Politiques scientifiques, technologiques et d'innovation
This page provides information on OECD work on scientometrics and bibliometrics. Scientometrics has been defined as the “quantitative study of science, communication in science, and science policy” (Hess, 1997). This field has evolved over time from the study of indices for improving information retrieval from peer-reviewed scientific publications (commonly described as the “bibliometric” analysis of science) to cover other types of documents and information sources relating to science and technology. These sources can include data sets, web pages and social media. Scientometric indicators complement and contribute to OECD efforts to standardise, collect, report and analyse a wide range of science, technology and innovation activities by providing evidence on a selected set of science and technology (S&T) outcomes.
This paper identifies and measures developments in science, algorithms and technologies related to artificial intelligence (AI). Using information from scientific publications, open source software (OSS) and patents, it finds a marked increase in AI-related developments over recent years. Since 2015, AI-related publications have increased by 23% per year; from 2014 to 2018, AI-related OSS contributions grew at a rate three times greater than other OSS contributions; and AI-related inventions comprised, on average, more than 2.3% of IP5 patent families in 2017. China’s growing role in the AI space also emerges.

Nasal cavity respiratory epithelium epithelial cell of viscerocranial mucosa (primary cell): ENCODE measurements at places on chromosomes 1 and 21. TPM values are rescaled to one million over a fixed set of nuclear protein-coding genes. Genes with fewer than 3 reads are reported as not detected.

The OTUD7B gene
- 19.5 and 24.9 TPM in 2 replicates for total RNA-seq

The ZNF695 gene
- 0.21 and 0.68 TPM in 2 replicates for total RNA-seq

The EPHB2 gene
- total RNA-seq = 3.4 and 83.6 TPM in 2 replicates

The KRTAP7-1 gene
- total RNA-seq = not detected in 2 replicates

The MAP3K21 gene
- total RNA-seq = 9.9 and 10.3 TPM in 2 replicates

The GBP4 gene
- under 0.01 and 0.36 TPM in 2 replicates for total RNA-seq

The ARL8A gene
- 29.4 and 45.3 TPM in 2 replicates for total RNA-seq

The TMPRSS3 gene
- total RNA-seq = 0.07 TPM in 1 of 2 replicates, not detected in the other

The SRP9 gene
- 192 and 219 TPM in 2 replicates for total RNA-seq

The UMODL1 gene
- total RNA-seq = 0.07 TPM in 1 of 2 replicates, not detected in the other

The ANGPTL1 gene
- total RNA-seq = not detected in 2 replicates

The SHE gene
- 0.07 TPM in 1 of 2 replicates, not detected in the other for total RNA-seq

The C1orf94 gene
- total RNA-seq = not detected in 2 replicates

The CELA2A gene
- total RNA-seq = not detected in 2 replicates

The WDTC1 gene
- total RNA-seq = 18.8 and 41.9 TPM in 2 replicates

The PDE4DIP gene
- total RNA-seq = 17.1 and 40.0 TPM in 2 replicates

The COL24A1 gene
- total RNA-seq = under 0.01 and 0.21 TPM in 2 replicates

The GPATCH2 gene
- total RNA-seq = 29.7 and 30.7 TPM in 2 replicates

The analysis relies on a three-pronged approach based on established bibliometric and patent-based methods, and machine learning (ML) implemented on purposely collected OSS data.
This report sheds light on the innovative strategies of the top 2000 corporate R&D investors worldwide, and the way they contribute to scientific advances, the development of new technologies, and to bringing new products and processes onto the market. In addition to providing evidence about some key structural features of these top corporate R&D investors worldwide and their innovative activities and specialisation, the report offers first time evidence about the artificial intelligence (AI)-related activities of these companies. The analysis in the report relies on a three-pronged approach exploiting intellectual property-related data, such as patent and registered trademark data, to proxy technological development and branding strategies, respectively; and scientific publication data to assess the contribution to scientific developments of these top 2000 corporate R&D investors worldwide and their affiliates.
The report is the result of long-term collaboration between the Joint Research Centre of the European Commission (EC-JRC) and the Directorate for Science, Technology and Innovation (STI) of the Organisation for Economic Cooperation and Development (OECD). The original data on which the report relies are available upon request.